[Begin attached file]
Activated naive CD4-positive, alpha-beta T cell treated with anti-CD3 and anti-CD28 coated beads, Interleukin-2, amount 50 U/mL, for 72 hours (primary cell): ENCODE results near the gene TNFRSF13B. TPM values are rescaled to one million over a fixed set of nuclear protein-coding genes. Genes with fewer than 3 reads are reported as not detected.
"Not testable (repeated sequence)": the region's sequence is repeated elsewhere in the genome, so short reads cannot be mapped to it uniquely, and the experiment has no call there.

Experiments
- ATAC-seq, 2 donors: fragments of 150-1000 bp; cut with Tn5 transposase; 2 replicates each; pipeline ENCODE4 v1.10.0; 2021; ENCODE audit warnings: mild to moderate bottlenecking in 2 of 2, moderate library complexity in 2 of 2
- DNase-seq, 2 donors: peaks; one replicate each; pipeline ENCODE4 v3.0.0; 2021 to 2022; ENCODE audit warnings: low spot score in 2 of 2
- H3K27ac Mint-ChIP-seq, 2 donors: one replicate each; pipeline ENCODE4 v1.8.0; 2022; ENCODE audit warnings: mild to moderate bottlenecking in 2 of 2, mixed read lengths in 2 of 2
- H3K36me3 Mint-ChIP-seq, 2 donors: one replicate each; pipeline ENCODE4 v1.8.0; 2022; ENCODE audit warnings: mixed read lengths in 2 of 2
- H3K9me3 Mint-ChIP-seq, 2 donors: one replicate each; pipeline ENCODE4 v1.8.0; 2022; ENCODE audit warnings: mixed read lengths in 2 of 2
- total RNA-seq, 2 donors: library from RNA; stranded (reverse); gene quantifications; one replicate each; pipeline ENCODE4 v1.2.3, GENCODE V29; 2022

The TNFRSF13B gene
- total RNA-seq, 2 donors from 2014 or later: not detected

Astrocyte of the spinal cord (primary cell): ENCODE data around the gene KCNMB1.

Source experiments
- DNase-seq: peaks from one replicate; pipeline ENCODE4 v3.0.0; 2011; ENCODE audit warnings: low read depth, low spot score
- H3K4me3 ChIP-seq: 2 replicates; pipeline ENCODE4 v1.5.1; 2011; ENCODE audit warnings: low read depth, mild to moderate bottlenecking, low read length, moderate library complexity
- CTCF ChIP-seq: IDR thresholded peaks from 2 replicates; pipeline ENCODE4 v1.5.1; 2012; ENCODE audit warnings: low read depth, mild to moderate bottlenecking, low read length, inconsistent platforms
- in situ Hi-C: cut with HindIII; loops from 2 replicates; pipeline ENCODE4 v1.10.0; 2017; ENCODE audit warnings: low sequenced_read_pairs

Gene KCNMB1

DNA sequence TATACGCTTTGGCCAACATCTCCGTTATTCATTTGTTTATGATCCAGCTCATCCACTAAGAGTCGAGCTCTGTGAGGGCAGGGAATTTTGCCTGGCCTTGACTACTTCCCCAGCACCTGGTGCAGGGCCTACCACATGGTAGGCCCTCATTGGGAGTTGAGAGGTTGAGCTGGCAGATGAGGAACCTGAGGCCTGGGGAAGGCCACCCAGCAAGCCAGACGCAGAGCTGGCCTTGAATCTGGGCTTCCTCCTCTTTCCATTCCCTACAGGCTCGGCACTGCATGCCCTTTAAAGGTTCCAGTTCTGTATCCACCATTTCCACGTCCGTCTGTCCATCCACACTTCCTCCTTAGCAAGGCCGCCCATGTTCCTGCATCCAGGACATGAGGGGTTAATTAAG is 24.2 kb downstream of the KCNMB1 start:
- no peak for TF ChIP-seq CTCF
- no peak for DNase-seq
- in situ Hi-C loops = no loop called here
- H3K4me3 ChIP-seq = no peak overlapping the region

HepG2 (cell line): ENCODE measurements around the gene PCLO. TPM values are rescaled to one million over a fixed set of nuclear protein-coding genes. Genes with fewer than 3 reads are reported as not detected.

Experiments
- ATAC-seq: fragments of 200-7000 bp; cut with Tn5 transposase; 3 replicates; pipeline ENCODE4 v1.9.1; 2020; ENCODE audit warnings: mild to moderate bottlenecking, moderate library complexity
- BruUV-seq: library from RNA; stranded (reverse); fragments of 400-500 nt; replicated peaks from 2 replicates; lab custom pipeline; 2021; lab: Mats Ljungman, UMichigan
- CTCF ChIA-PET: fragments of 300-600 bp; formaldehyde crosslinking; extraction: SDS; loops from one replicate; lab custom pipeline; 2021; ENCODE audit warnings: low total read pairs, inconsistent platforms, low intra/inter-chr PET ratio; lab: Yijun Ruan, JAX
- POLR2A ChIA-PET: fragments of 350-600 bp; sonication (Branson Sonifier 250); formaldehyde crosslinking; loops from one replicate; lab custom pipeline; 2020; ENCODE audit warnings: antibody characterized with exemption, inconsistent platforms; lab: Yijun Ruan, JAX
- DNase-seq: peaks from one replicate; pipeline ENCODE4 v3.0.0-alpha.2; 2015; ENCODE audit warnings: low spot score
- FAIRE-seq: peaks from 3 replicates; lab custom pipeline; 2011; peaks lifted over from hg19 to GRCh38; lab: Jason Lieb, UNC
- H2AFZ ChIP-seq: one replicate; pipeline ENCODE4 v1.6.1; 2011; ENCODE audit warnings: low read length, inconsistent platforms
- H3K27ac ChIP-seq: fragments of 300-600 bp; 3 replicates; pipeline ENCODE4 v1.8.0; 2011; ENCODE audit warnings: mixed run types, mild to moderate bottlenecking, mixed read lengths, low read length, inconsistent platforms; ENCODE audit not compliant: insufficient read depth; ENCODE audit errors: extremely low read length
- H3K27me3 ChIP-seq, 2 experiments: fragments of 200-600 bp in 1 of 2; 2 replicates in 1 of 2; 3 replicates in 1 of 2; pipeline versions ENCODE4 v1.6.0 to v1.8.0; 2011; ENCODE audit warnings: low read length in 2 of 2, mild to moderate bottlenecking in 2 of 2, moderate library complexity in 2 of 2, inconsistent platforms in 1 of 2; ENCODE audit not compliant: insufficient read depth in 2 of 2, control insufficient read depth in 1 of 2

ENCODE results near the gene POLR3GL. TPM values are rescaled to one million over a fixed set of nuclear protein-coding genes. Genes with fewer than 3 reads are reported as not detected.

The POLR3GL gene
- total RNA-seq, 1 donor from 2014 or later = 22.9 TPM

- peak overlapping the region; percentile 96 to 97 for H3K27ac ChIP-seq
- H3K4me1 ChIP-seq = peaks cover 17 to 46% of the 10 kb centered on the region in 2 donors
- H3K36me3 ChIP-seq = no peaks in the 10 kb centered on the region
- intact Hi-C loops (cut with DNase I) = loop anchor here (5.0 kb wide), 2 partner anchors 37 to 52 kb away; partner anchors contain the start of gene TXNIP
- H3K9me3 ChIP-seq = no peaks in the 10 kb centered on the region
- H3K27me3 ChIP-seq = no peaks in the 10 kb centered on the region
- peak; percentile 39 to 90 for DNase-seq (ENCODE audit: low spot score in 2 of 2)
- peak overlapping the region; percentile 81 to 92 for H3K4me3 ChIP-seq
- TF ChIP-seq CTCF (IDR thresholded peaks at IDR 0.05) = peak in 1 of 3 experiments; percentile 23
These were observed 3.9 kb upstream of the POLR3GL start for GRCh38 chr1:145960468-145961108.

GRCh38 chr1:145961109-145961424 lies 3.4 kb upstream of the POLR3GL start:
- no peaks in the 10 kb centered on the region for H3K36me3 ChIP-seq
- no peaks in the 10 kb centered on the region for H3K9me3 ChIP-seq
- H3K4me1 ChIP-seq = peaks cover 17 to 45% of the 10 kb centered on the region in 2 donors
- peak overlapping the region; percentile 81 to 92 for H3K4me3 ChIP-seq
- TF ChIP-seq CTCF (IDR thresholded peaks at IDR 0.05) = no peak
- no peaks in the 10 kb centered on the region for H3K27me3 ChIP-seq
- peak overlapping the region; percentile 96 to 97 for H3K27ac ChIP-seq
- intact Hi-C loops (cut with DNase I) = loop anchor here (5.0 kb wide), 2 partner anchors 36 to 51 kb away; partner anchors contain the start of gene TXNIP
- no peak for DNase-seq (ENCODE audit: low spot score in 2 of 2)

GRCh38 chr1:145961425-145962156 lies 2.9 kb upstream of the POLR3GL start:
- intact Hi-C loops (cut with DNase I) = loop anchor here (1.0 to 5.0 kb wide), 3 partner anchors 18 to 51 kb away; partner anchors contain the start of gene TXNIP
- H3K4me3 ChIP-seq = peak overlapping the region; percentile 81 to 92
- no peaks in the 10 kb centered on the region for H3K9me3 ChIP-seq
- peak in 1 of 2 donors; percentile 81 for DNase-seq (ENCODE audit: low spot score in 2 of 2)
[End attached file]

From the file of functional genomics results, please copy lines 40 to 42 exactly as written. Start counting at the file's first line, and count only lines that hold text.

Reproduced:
- H3K36me3 ChIP-seq = no peaks in the 10 kb centered on the region
- intact Hi-C loops (cut with DNase I) = loop anchor here (5.0 kb wide), 2 partner anchors 37 to 52 kb away; partner anchors contain the start of gene TXNIP
- H3K9me3 ChIP-seq = no peaks in the 10 kb centered on the region